Benson Dairy Queen, 1238 S. Buckner Blvd.

samuell-high-school_1958-yrbk_benson-dairy-queen1958

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Wicker’s Dairy Queen, 7636 South Loop 12.

spruce-high-school_1967-yrbk_wickers-dairy-queen_full1967

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Gene’s Hitching Post, 223 Pleasant Grove Center. “Good barbecue is no accident.”

spruce-high-school_1964-yrbk_genes-hitching-post-bbq1964

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Piedmont Drive-In & Steak House, 6855 Scyene Rd.

samuell-high-school_1959-yrbk_piedmont-drive-in1959

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Underwood’s Bar-B-Q, 7828 Lake June Rd. Odell Chism, manager.

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A & W, 623 S. Buckner.

spruce-high-school_1967-yrbk_a-and-w1967

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Apache Drive-In, 316 South St. Augustine. “Around the Bend to the Apache Den.” (The Spruce High School mascot was the Apache.)

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El Charo, 263 Pleasant Grove Shopping Center. The owner of this Mexican restaurant in the first ad (from 1958) is Mona Parish, whose husband Carl “Jake” Parish had died the previous year. From 1959, the owner was Marion Martinez, whose son, Mariano, went on to great acclaim with his own restaurant where he invented the frozen margarita (based on his father’s margarita recipe). The younger Martinez almost certainly worked at this Pleasant Grove restaurant.

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el-charo_plano-star-courier_nov-1962Plano Star-Courier, Nov. 1, 1962

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I have to admit, I’d never heard of the Vel-Mar drive-in, located at 8516 Lake June Rd., but I understand it was something of a Pleasant Grove fixture during the 1950s, ’60s, ’70s, and into the ’80s. According to a newspaper article which chronicled the history of the Vel-Mar and its then-recent sale by Robert Schweder to James and Sharon Harris (“Drive-In Shrine Alive and Well” by Steve Blow, Dallas Morning News, June 15, 1980), the small chain of root-beer-stand drive-ins was founded by three couples — including a Velma and a Marie (the third, Thelma, wasn’t lucky enough to get her name into the business name). Eventually, the Pleasant Grove location was the last remaining Vel-Mar.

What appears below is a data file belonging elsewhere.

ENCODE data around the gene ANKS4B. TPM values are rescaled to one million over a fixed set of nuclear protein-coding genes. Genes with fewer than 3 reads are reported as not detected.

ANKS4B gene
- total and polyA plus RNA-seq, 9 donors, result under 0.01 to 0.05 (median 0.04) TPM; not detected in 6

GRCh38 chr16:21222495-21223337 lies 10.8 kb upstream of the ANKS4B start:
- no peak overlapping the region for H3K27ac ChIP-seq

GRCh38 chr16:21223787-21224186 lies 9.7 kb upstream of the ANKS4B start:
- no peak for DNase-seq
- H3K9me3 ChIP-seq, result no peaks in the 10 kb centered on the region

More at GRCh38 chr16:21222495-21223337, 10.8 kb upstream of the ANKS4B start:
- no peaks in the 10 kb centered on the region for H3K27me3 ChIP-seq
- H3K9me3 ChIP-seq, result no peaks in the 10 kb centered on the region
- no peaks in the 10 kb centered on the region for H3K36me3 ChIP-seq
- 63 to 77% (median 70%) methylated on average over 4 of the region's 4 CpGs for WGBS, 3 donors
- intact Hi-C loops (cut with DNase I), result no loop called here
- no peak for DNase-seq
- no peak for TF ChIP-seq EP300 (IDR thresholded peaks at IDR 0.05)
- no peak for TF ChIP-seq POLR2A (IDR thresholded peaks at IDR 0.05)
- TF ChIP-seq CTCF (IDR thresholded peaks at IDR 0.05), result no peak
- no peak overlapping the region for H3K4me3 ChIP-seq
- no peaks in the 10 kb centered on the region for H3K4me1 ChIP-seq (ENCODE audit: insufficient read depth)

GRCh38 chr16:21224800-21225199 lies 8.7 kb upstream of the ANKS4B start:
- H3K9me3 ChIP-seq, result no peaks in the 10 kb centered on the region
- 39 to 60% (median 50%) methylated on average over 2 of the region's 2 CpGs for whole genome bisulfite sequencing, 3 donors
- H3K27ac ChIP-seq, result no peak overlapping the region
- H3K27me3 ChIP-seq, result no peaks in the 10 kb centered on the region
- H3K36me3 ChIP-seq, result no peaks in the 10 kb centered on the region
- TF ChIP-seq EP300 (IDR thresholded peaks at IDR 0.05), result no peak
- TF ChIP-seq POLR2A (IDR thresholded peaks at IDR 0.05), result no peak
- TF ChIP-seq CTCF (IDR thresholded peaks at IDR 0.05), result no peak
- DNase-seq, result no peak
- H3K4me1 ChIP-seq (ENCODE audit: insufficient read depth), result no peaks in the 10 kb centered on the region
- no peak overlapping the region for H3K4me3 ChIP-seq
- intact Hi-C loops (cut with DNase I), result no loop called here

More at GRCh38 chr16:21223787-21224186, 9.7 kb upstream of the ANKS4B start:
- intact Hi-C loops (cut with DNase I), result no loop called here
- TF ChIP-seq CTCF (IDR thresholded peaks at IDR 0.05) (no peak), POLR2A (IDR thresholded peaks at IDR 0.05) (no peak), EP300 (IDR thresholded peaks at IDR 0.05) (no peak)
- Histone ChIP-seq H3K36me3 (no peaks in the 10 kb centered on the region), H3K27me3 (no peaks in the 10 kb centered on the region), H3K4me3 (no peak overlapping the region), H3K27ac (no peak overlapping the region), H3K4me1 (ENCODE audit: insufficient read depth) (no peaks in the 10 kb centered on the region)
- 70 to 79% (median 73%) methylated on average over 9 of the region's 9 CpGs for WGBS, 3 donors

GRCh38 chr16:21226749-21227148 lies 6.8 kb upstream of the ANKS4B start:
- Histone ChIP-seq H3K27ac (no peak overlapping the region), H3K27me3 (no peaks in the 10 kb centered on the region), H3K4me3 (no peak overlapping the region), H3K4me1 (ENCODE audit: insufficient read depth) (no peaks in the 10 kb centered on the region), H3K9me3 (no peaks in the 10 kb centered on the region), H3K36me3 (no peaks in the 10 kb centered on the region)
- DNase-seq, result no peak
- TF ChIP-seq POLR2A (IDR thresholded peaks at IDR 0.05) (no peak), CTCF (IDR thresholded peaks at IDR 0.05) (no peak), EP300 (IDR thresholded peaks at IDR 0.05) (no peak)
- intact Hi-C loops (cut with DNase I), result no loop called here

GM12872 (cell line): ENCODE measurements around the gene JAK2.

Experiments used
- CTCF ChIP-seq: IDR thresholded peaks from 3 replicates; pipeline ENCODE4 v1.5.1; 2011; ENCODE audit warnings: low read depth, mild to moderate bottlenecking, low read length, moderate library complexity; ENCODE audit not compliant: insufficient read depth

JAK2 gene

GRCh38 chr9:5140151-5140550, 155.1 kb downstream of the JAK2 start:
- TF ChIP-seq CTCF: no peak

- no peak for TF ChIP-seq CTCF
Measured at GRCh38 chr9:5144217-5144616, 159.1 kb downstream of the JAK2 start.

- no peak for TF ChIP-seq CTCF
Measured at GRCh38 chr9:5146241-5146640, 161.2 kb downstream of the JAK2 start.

Vel-Mar tidbits:

  • It always closed for the winter, from October to March.
  • Other than its root beer, it was known for its “Dixie Burger” which was a loose-meat sandwich.
  • It was a Pleasant Grove high school hangout, and it had special drinks for students of Spruce and Samuell: a blue and red drink was called “The Sprucette” (also “Spruce Juice”), and a blue drink was called “The Spartini” (for the Samuell Spartans). 

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Sources & Notes

All ads from the yearbooks of H. Grady Spruce High School and W. W. Samuell High School (unless otherwise noted).

More on Pleasant Grove can be found in the Flashback Dallas post “Life in The Grove: Pleasant Grove — 1954-1956,” with material gleaned from Pleasant Grove High School yearbooks.

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Copyright © 2021 Paula Bosse. All Rights Reserved.